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Some federal employees may view Federal Disability Retirement with trepidation. These remain tough economic times and there are understandable concerns that you won’t be able to make up your former income after retirement.

A disability retirement annuity under FERS or CSRS represents a more significant pay cut than if you have the larger percentage of pay under OWCP-DOL benefits.

But there are also significant advantages to Federal Disability Retirement under FERS or CSRS.

A federal employee can earn up to 80 percent of their former salary after retirement. At the same time, someone who takes Federal Disability Retirement can find a new opportunity that helps them work around their disability. Part-time work or work from home may prove to be a happier alternative that will also be beneficial to the health of the former federal employee. There are many stories about how disability retirement has offered a new lease of life to those who have struggled with an illness in their federal job.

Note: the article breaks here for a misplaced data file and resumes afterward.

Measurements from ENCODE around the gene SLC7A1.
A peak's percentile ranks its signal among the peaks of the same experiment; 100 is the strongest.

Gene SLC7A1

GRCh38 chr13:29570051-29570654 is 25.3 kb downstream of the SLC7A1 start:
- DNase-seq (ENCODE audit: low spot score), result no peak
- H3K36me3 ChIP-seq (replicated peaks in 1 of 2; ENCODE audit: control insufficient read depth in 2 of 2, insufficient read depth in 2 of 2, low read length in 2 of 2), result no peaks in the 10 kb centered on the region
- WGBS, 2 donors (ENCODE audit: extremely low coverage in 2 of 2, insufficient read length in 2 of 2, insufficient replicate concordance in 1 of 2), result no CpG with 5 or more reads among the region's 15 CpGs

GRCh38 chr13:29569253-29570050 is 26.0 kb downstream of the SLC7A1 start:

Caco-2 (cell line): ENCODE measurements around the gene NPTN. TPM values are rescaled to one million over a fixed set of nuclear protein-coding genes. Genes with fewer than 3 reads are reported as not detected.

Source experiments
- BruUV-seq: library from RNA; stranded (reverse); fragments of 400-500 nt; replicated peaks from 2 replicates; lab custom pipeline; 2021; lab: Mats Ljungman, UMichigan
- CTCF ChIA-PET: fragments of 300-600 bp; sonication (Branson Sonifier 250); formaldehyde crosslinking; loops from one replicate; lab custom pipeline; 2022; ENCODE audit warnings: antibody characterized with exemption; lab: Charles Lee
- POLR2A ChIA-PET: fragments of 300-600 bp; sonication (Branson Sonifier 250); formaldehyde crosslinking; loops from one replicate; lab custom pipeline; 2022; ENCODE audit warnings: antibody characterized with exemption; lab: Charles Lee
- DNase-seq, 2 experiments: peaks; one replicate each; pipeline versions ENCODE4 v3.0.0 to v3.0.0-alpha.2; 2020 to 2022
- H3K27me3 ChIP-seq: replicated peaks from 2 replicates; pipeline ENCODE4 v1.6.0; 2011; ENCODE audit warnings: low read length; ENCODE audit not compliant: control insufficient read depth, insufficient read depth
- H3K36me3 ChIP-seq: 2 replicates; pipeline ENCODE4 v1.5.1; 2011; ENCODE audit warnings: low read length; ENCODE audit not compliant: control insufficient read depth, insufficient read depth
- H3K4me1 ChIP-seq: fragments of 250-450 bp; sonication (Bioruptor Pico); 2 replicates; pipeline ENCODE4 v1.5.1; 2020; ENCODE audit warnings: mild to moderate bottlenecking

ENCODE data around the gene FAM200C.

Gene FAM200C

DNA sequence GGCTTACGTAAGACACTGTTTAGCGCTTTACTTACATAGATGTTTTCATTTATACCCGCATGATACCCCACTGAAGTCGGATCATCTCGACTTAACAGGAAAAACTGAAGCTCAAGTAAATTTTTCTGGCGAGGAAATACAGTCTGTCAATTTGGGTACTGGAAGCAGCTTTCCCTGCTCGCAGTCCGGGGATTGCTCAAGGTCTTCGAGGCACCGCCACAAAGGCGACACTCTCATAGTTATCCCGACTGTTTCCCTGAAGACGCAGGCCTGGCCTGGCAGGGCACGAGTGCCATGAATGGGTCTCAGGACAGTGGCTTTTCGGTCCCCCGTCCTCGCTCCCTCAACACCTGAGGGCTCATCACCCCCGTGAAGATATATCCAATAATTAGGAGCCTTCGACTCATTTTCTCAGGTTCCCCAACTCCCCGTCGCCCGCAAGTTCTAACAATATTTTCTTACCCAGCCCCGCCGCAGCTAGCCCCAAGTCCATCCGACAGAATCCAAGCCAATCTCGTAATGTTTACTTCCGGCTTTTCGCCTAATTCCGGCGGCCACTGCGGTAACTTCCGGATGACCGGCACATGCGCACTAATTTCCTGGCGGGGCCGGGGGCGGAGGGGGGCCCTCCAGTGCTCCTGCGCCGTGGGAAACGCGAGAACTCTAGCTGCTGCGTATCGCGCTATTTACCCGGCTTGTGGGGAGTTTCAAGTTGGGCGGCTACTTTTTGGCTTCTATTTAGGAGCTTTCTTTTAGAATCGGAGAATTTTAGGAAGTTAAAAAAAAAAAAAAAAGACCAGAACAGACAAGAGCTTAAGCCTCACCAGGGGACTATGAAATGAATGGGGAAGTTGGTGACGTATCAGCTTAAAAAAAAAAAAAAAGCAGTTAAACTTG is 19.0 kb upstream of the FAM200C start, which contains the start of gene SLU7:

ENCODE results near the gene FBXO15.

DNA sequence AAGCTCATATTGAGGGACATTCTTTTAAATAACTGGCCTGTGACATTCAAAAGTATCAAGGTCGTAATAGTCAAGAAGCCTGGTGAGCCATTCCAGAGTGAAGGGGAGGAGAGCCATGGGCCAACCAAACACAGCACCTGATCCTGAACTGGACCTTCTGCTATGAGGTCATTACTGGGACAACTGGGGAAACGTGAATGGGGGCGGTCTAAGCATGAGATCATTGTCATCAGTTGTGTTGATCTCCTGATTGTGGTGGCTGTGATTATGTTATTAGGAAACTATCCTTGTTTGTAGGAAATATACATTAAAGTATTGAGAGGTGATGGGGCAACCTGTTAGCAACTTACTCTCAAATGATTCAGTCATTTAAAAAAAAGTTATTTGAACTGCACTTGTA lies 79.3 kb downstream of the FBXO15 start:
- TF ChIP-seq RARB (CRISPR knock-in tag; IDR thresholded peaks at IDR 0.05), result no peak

Retirement can offer greater freedoms and you will not be under the ever present scrutiny of the workers’ compensation system.

The existence of Federal Disability Retirement is an advantage of taking a federal job that few employees think of at the outset. But it represents a considerable advantage over the private sector.

If you develop a medical condition that impacts your job, suddenly the fine print in the documents you didn’t read all those years ago, becomes very important. The disability retirement option becomes peace of mind and another good reason to work for a government agency.

The basics of applying for Federal Disability Retirement are highlighted by the Office of Personnel Management website and a number of other sources.

Disability Retirement requests must be filed within a year of termination or resignation. Your agency Human Resource Specialist should work with you to assist you in filing the claim. However, it often helps to work with an attorney who can assist you with preparing and reviewing your documentation to assure that you meet the standards OPM has set out in order for one to qualify for disability retirement.

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Eric L. Pines is a nationally recognized federal employment lawyer, mediator, and attorney business coach. He represents federal employees and acts as in-house counsel for over fifty thousand federal employees through his work as a federal employee labor union representative.

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